It is still shocking to us that many in-house architects from local government develop designs and costings for leisure facilities which are often three to four times more expensive than those offered through experienced design teams and supply chains. If you use the right design teams with a strong track record and experience of delivering energy efficient, robust and attractive facilities, you can be confident they will help you deliver realistic and informed numbers to support your business plan.
Myth 5 – New build is always more cost effective in the long run than refurbishments.
Opinions differ on new build versus refurbishment. Often affordability dictates which elements of an original building need to be retained. Yes, refurbishments are a compromise, but often a cost effective one. We recently looked at a facility based options appraisal for a large wet and dry leisure centre which highlighted very little difference in financial performance between a refurbished facility and a new build which would have cost an additional £8 million. Utility costs may be lower, but there is little difference in revenue generation as the facility mix is the same.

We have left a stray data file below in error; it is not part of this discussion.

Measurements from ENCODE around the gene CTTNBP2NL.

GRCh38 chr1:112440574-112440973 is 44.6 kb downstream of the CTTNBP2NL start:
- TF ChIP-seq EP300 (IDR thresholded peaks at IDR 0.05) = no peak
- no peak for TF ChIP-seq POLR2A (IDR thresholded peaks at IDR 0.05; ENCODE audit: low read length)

A recent example of this is the Deeside Leisure Centre development where the cost of a new build was reportedly £18 million. However, the cost of the refurbishment came in at £6 million. In these times of austerity, leaders need to realise that the days of shiny new builds may need to be put on hold for the moment. Intelligent and well-designed refurbishments are not a panacea but may just do the job and deliver savings and increased participation in sport and physical activity.
New builds are often the domain of wider regeneration schemes and land deals, for example, the redevelopment of Moberly Sports Centre in Westminster. We always need to be realistic about what is affordable. It’s been quite a cathartic exercise exploring these myths, at SLC we don’t like to just keep these insights for the benefit of our clients. We believe it’s important to create a debate on the best way forward for our sector and share learning and good practice (including where things go wrong) with as wide an audience as possible.
I’m sure a number of readers will have an opinion and we welcome you joining the debate in the SLC Online Forum.
Duncan Wood-Allum – Director – The Sport, Leisure and Culture Consultancy For further information, give us a call on 01444 459927.